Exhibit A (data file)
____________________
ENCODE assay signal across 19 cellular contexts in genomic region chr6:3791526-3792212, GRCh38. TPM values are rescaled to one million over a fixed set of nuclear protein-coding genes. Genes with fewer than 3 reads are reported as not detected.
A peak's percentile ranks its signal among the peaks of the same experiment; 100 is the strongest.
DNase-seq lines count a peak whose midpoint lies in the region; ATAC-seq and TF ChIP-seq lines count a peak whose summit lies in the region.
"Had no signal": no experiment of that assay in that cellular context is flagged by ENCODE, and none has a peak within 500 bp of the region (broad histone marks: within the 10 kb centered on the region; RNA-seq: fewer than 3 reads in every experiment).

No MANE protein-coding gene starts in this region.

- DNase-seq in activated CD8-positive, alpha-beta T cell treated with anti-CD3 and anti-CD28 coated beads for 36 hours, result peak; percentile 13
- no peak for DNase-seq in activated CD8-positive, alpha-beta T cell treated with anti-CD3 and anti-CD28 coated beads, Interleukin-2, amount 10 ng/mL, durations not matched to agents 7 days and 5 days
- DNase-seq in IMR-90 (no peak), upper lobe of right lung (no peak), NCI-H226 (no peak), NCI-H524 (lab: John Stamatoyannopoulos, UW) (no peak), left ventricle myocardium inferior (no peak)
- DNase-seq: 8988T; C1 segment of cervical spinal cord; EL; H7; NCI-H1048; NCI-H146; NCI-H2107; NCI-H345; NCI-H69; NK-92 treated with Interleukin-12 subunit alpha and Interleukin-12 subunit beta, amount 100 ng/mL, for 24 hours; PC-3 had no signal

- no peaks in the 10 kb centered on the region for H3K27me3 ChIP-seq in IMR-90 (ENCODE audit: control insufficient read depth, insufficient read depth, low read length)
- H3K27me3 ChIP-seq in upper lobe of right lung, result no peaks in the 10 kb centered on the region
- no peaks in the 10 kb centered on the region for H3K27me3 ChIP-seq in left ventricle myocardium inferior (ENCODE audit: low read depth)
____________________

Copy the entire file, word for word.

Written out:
ENCODE assay signal across 19 cellular contexts in genomic region chr6:3791526-3792212, GRCh38. TPM values are rescaled to one million over a fixed set of nuclear protein-coding genes. Genes with fewer than 3 reads are reported as not detected.
A peak's percentile ranks its signal among the peaks of the same experiment; 100 is the strongest.
DNase-seq lines count a peak whose midpoint lies in the region; ATAC-seq and TF ChIP-seq lines count a peak whose summit lies in the region.
"Had no signal": no experiment of that assay in that cellular context is flagged by ENCODE, and none has a peak within 500 bp of the region (broad histone marks: within the 10 kb centered on the region; RNA-seq: fewer than 3 reads in every experiment).

No MANE protein-coding gene starts in this region.

- DNase-seq in activated CD8-positive, alpha-beta T cell treated with anti-CD3 and anti-CD28 coated beads for 36 hours, result peak; percentile 13
- no peak for DNase-seq in activated CD8-positive, alpha-beta T cell treated with anti-CD3 and anti-CD28 coated beads, Interleukin-2, amount 10 ng/mL, durations not matched to agents 7 days and 5 days
- DNase-seq in IMR-90 (no peak), upper lobe of right lung (no peak), NCI-H226 (no peak), NCI-H524 (lab: John Stamatoyannopoulos, UW) (no peak), left ventricle myocardium inferior (no peak)
- DNase-seq: 8988T; C1 segment of cervical spinal cord; EL; H7; NCI-H1048; NCI-H146; NCI-H2107; NCI-H345; NCI-H69; NK-92 treated with Interleukin-12 subunit alpha and Interleukin-12 subunit beta, amount 100 ng/mL, for 24 hours; PC-3 had no signal

- no peaks in the 10 kb centered on the region for H3K27me3 ChIP-seq in IMR-90 (ENCODE audit: control insufficient read depth, insufficient read depth, low read length)
- H3K27me3 ChIP-seq in upper lobe of right lung, result no peaks in the 10 kb centered on the region
- no peaks in the 10 kb centered on the region for H3K27me3 ChIP-seq in left ventricle myocardium inferior (ENCODE audit: low read depth)